Limyaael’s Fantasy Rants :: Updated

Originally posted on ellDimensional:

I used the ole’ Dropbox to host the epub files, but after some troubleshooting of my own, I realized that 2k+ pages (or at least that’s what my MoonReader calculated it as) in an ereader app is just way too much to handle. I use Adobe Digital Editions on my laptop and it handles the gargantuan file better but… I hate reading from a laptop/desktop screen.

So I split up the categories and (yes, they’re all still 100% free) you can now download them individually. And speed, ease of access, and happiness has much improved.

Click the links to download!

And ah, here’s the gigantic epub file of everything put together. Download if you dare.

That’s all for now!tumblr_lgb7jbEtRq1qe0eclo1_r2_500

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2015 Reader Survey Results

Originally posted on A Writer of History:

2015 What countryThe 2015 reader survey ran from April 23 to May 19 and reached 2033 participants from different parts of the world.

2015 Historical Fiction Reader Survey report summarizes results shedding light on preferences and habits of readers, particularly in the realm of historical fiction. The report includes unique questions for authors, bloggers and publishing industry professionals as well as a series of questions regarding social reading. Click here to access the full 24-page report.

Stay tuned for further insights regarding favourite authors — more than 3600 entries to collate — and favourite historical fiction — more than 4000 entries to collate — as well as deeper analysis from cross-tabulation of results.

Best way to ‘stay tuned’ is to follow A Writer of History (see the FOLLOW button on the left hand margin).

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April CampNanoWriMo



Writing Sites :: Figment

Recently, I’ve been looking at online writing communities and what they have to offer. I’ve been a member of a few sites in the past, but as the years go by, new sites replace old ones. I’ll be making the rounds to take a look at what the internet writing community has to offer! For the time being, I’ve visited two of the larger writing communities out there: Scribophile and Figment. I’ve reviewed the simpler of the two here.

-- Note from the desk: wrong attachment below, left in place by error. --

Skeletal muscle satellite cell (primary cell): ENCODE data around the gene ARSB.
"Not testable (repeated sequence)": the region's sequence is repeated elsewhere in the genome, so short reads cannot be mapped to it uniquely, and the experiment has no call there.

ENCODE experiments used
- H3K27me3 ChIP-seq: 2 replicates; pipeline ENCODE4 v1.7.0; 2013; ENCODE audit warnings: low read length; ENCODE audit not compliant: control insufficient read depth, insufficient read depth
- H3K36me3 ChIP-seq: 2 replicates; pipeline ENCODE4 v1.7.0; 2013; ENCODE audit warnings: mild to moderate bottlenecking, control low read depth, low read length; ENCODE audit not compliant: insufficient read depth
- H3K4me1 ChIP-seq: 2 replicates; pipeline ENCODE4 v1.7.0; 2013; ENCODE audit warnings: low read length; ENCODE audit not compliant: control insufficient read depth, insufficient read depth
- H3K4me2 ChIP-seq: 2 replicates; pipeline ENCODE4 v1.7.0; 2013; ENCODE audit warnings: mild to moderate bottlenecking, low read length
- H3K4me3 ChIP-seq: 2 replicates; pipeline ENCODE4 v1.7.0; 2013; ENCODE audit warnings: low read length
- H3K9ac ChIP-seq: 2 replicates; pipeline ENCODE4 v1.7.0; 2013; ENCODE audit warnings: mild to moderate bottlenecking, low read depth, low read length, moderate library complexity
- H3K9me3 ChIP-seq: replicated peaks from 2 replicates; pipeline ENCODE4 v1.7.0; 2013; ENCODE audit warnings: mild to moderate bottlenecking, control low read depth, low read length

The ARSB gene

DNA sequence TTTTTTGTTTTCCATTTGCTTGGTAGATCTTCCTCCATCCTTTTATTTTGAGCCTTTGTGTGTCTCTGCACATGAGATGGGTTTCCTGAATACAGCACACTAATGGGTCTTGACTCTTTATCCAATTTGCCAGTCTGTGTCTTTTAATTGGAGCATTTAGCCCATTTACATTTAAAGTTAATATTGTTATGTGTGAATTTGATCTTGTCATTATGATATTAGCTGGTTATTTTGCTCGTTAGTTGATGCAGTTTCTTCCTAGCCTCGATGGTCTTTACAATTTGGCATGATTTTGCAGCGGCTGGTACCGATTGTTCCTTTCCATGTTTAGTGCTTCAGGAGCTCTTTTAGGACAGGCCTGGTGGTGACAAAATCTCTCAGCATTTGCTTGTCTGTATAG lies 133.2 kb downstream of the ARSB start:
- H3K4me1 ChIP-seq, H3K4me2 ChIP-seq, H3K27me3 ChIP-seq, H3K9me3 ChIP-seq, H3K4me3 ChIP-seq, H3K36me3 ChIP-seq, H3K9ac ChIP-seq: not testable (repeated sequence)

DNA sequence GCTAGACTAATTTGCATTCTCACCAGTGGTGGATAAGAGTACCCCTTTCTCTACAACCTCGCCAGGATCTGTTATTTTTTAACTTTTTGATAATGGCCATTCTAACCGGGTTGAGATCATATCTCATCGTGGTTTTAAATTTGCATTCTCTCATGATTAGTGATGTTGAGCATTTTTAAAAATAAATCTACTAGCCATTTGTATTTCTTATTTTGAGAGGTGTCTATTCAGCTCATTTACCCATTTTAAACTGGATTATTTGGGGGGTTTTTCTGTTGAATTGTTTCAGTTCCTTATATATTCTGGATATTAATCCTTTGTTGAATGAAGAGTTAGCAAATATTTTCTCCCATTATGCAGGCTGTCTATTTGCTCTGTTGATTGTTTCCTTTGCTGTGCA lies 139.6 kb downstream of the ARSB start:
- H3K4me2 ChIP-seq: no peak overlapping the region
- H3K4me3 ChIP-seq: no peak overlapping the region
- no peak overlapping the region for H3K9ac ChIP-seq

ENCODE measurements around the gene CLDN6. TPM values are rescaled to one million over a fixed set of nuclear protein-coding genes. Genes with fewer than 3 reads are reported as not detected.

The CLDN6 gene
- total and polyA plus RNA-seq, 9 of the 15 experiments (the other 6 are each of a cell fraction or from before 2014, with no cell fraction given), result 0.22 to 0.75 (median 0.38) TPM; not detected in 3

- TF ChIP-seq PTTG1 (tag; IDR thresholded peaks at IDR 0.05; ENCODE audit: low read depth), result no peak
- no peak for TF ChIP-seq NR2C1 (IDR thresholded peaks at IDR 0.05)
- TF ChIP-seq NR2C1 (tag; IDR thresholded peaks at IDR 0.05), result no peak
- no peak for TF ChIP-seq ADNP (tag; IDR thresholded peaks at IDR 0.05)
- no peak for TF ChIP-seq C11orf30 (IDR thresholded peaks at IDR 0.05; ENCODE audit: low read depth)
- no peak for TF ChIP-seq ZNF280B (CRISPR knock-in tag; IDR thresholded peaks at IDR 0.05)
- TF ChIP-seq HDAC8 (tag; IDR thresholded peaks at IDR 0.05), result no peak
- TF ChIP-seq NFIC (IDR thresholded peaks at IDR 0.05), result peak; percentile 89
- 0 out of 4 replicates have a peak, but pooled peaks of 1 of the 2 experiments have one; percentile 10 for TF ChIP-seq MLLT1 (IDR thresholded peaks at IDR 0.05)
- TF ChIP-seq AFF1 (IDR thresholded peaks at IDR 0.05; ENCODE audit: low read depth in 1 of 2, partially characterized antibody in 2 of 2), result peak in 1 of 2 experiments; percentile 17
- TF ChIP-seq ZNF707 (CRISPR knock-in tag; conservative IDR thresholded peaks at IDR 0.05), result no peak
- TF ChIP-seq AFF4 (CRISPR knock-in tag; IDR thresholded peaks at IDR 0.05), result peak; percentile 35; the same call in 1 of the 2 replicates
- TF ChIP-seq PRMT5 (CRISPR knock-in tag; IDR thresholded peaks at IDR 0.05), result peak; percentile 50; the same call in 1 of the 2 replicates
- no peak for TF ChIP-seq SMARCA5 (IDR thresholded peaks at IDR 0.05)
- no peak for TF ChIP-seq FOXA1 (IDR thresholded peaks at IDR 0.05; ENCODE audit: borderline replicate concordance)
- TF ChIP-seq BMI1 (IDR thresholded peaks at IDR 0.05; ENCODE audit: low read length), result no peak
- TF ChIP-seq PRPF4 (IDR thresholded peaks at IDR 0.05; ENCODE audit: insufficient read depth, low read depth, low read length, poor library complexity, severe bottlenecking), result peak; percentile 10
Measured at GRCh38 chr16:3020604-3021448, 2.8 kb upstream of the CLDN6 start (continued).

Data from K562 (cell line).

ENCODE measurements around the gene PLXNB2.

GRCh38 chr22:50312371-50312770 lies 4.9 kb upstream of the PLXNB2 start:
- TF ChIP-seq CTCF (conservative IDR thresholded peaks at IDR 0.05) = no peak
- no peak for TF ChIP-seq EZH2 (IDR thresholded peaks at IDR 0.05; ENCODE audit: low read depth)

figmentlogo Figment began back in 2010 and has grown exponentially to over 300,000 users. They merged with Inkpop (Harper Collin’s teen writing site) in 2012, and in 2013, Random House Children’s Group acquired Figment.

Like Inkpop, Figment is mainly geared towards teens (13+ only). Its site layout is easy on the eyes and very simple to follow. All genres are included, including fanfiction. Their most popular tags are love, romance, poetry, fantasy, and drama. You can achieve quite a few badges for your profile page based on your publishing, commenting, reviewing, or reading stats.

When reading a story, you have several options: you can click on one of several “silent” reactions (sad, blush, laugh, etc.), you can “heart” it, and you can either leave a comment or a review/critique. I’ve noticed reviewers and commenters both tend to generally leave positive feedback. Reviews are for the story as a whole, rather than by chapter.

There is no copy/paste function on the site, so writers need not worry too much about others stealing their work.

Periodic chats (Q&A) with authors, user-created groups, and writing contests graded by authors immerse Figs with improving their writing, as well as socializing with like-minded writers. They also offer an optional weekly newsletter (you can subscribe without signing up for Figment) that provides community news and a spotlight on a Fig writer.

If YA and/or romance (excluding erotica) is your genre, Figment would be a great place to read and display your work. Figment is a very positive community.